Here’s what you need to know about the coronavirus right now: Doctors warn on Australian vaccine hesitancy
Australia’s peak medical body on Thursday warned the country’s residents were “sitting ducks” for COVID-19, as business leaders call for the international border to be reopened faster despite a sluggish national vaccination drive. The Australian Medical Association (AMA) said it was worried many Australians were delaying getting vaccinated because of the country’s success in stamping out the virus, and urged authorities to roll out a more effective advertising campaign.
Australia’s federal government budget assumes vaccination of the country’s 20 million adult population will be completed by the end of year. The rollout has speeded up in recent weeks – around a third of the 3.3 million doses administered so far were given in the last three weeks – but remains behind many other developed nations. FB, Twitter in Singapore ordered to carry correction notice
Singapore on Thursday ordered Facebook and Twitter to carry a correction notice to users of the social media platforms in the country over what it says is a false statement about a new virus variant originating in Singapore. The ministry of health said it was aware of the statement circulating online on media outlets and social media platforms, which implied that a new, previously unknown variant of COVID-19 originated in Singapore and risked spreading to India from the city-state.
The move came after Delhi Chief Minister Arvind Kejriwal said in a Twitter post this week that a new form of the virus that was particularly harmful to children was present in Singapore, and urged for a ban on flights. Both the Singapore and Indian governments have criticised the opposition politician, saying his comments were not based on facts and were “irresponsible”. U.S. weighs changes to COVID-19 travel restrictions
The Biden administration has been weighing changes to sweeping travel restrictions that bar much of the world’s population from coming to the United States, but has reached no decisions, government and industry officials told Reuters. Ambassadors from the 27 European Union countries on Wednesday approved a European Commission proposal from May 3 to loosen the criteria to determine “safe” countries and to let in fully vaccinated tourists from elsewhere, EU sources said.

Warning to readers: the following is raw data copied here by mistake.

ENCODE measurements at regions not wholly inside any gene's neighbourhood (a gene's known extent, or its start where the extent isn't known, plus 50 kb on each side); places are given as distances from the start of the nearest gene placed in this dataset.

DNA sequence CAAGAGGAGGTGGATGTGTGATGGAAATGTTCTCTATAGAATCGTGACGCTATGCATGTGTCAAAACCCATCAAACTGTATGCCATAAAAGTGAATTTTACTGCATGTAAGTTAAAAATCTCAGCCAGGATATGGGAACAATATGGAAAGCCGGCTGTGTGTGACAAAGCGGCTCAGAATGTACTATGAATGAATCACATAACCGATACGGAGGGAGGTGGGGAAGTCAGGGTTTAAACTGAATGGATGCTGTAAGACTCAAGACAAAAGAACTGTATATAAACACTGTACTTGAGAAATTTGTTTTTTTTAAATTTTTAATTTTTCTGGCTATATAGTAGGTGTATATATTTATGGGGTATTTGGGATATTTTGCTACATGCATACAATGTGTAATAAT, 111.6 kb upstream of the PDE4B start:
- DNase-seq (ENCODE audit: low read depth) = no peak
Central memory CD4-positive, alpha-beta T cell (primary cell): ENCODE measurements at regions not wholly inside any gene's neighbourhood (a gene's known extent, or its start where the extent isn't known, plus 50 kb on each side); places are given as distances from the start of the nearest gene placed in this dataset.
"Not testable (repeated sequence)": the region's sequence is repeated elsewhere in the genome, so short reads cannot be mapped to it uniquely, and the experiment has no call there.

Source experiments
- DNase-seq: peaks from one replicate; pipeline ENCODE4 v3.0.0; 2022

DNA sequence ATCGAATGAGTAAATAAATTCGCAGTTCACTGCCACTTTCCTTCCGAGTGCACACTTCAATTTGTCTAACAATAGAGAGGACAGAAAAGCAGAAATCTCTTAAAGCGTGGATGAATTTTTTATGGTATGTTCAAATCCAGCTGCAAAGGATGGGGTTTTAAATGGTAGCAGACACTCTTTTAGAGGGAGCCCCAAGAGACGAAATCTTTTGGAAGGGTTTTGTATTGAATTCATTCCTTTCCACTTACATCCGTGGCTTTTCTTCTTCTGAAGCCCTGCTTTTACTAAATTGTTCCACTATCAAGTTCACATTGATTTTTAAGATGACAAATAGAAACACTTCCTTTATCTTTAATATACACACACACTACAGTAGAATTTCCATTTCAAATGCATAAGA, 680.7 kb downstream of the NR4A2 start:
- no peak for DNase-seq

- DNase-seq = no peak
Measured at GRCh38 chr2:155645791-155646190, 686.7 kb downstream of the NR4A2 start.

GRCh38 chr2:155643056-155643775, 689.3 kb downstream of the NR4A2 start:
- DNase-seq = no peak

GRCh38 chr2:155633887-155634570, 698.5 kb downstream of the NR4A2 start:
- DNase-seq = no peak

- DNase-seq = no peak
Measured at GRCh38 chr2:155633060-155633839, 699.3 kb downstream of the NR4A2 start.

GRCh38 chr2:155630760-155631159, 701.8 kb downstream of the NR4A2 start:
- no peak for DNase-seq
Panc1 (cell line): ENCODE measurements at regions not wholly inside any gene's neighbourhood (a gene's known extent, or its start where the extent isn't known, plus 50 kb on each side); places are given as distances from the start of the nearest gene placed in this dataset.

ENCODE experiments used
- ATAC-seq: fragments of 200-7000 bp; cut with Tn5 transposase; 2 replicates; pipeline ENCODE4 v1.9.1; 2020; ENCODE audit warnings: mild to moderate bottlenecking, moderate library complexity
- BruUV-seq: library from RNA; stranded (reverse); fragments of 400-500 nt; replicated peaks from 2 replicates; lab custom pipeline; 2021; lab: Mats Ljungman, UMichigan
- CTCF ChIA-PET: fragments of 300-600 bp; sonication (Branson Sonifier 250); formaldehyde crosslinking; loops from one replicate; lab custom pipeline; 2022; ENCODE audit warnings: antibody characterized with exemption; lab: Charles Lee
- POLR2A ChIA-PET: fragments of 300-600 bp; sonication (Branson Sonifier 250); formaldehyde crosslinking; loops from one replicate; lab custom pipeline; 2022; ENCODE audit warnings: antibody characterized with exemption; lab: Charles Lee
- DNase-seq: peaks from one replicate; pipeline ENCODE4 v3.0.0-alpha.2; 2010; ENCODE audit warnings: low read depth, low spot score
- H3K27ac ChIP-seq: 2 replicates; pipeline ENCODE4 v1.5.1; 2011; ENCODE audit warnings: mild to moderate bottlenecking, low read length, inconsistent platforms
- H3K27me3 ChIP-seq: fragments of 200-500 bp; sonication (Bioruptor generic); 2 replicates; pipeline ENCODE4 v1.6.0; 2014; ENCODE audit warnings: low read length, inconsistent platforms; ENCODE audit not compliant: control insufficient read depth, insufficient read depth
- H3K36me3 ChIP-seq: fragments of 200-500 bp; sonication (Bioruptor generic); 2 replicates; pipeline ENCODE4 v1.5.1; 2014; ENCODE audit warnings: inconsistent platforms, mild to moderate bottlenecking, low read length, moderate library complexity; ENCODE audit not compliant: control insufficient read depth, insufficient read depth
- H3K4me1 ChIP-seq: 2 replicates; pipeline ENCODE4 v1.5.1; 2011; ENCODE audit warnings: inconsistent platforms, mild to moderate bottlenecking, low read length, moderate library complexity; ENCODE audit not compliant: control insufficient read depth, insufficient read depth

U.S. Transportation Secretary Pete Buttigieg told a news conference on Wednesday that any decision to lift restrictions “ultimately is a public health decision and there is an interagency process and obviously the CDC (U.S. Centers for Disease Control and Prevention)” is taking a leading role. Pfizer vaccine can be stored in fridge for month, U.S. says
The U.S. Food and Drug Administration on Wednesday authorized storage of Pfizer Inc and German partner BioNTech SE’s COVID-19 vaccine at standard freezer temperatures for up to one month, in an effort to make the vaccine more widely available. Unopened, thawed vials of the vaccine can be stored in a refrigerator at 2 to 8 degrees Celsius for up to a month, up from a previous maximum limit of five days.
The change is especially important for remote facilities that have poor transport and storage infrastructure. COVID-19 sends Japan’s lonely workers home
Solo assignments have been a regular duty for hundreds of thousands of white collar workers since at least Japan’s recovery from wartime devastation, becoming a crucial step in career progression despite their unpopularity among many workers. But as the COVID-19 pandemic drags on, Japan’s firms are deciding to bring their far-flung workers home, making a start in ending the long-established practice.
“My kids are happy about it because we can play together, but my wife says she’ll find it hard to relax if I am around the house all the time,” said 44-year-old IT engineer Tsuyoshi Tatebayashi. (Compiled by Karishma Singh; Editng by Lincoln Feast.)